Sadly, it was only the beginning. Reuters reports that six months following the death of Ashley Parham, Gurjit Rathore collided with a mail truck on Christmas Eve in 2009. The low-speed collision triggered the Takata-supplied defective airbag in Rathore’s 2001 Honda Accord. The force of the airbag deployment, in a similar event which befell Parham, blew apart the metal casing of the airbag inflator, sending shrapnel flying directly towards Rathore. The 33-year-old bled to death when the metal shards severed arteries and blood vessels in her neck.

Prior to Parham’s death in 2009, Honda had already identified a problem with its Takata-supplied airbags and had issued a recall – although Parham’s 2001 Honda Accord wasn’t initially part of the recall. Following Parham’s death, the recall was expanded – and Parham’s 2001 Accord was part of the expanded recall. Sadly, it was too late to save Parham – or, for that matter, Rathore. Both families launched defective airbag lawsuits and settled with Honda and Takata out of court.

Since then, the defective airbag recall has been expanded multi-fold, with millions of vehicles involved worldwide. At issue are airbags manufactured by Takata that use a less-expensive but more volatile propellant that becomes unstable with age, and in climates with high humidity. Takata eventually grew to become the largest supplier of airbags in the world, thanks to a lower price point Takata was in a position to offer manufacturers driven by the switch to the cheaper, but more volatile ammonium nitrate.

Police initially thought Hien Tran’s airbag injuries were caused by a stabbing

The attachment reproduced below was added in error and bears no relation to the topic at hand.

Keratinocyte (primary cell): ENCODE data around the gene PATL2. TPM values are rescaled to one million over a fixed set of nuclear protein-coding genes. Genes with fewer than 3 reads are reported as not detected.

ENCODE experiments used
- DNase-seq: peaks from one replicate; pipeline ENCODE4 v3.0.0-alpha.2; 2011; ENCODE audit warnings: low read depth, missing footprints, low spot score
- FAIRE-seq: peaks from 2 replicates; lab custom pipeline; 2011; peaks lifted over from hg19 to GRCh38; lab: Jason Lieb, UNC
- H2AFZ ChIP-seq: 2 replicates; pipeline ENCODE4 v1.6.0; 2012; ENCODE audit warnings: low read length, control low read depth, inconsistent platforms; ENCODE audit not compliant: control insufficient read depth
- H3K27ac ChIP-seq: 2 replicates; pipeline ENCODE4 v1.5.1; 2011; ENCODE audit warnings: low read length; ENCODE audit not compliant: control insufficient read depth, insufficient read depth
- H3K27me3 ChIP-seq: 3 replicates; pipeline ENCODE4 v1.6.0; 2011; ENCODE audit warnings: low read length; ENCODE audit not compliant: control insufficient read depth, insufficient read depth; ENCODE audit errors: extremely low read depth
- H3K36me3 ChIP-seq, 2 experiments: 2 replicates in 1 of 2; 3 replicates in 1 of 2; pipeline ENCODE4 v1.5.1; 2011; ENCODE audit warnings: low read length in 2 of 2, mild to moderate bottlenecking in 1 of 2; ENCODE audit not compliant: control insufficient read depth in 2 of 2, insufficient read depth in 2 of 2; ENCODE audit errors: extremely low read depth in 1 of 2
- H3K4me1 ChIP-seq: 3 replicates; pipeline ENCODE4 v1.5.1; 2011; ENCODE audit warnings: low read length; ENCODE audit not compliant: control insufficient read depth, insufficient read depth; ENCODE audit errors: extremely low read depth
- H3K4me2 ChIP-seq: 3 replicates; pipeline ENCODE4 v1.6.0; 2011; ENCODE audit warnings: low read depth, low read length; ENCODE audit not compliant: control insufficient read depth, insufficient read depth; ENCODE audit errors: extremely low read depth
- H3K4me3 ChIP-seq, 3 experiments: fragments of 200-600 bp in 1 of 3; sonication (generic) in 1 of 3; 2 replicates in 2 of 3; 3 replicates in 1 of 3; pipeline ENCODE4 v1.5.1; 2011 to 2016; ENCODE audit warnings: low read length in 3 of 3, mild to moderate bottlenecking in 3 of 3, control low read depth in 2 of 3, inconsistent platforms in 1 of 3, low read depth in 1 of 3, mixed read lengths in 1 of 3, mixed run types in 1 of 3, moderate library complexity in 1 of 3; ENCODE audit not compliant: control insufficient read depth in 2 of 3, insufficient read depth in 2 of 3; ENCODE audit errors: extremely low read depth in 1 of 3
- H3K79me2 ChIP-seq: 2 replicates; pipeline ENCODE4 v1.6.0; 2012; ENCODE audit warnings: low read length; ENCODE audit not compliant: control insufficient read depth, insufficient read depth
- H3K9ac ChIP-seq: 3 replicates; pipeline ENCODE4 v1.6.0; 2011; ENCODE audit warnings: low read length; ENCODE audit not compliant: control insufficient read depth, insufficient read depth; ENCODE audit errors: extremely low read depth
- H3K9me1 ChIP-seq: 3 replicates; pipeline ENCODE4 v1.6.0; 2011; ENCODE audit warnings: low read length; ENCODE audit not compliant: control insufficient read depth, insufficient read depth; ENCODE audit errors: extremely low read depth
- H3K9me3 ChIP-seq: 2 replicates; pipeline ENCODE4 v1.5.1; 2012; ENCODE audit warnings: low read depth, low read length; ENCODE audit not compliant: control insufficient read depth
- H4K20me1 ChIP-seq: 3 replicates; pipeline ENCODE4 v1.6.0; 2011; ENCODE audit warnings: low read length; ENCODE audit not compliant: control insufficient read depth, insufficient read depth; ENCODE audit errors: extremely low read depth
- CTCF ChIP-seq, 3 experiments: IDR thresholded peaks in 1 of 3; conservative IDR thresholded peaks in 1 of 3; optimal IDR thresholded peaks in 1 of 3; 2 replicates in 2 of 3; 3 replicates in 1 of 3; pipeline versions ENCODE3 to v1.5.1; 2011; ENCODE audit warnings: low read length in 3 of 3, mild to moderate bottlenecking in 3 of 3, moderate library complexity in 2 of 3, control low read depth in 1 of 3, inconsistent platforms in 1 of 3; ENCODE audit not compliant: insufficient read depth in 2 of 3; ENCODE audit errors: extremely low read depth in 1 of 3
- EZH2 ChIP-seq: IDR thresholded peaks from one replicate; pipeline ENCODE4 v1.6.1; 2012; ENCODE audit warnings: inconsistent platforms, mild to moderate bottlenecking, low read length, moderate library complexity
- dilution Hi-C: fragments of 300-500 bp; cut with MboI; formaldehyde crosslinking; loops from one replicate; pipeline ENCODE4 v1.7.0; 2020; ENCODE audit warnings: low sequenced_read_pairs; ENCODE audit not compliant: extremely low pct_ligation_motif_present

Airbag injuries have proven catastrophic. In 2014 Hien Tran was driving home from her family’s nail salon in her Honda Accord when she was involved in a relatively minor traffic accident in Orlando. Her airbag deployed, and when police arrived on the scene they couldn’t understand what they were seeing: the driver had suffered deep lacerations in the right side of her neck, resulting in massive blood loss. But the incident caused no windows to shatter, and there was no broken glass. According to The New York Times (10/20/2014), police developed initial hypotheses that Tran had been stabbed by an unknown assailant.

The incident became clearer when Tran’s family received a recall notice in the mail about a week after the young woman died, advising the car’s owner to have the airbag inflator replaced. It was then that police realized that Tran’s catastrophic injuries were caused by the airbag inflator.

There are now 22 documented deaths worldwide and hundreds of injuries

And now, there are 22 victims worldwide – with the Detroit News (01/30/18) carrying a report from the Associated Press (AP) that a driver in Malaysia was killed from a defective airbag when a 2004 Honda vehicle was involved in a traffic accident on New Year’s Day. The victim has not been identified.


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Posted by

I was wondering if I still had a case against ford? I had a ford tracer 1997. The air bag deployed wrong and causing my to lose feeling on the right side of my head. The accident happened on May 1999. I feel asleep at the wheel and was out for a while. it was at night time. I still can't feel anything on that side. I was 23.

I'll tell you more but I wanna know if I can get compensated .
It was proving it was the airbag.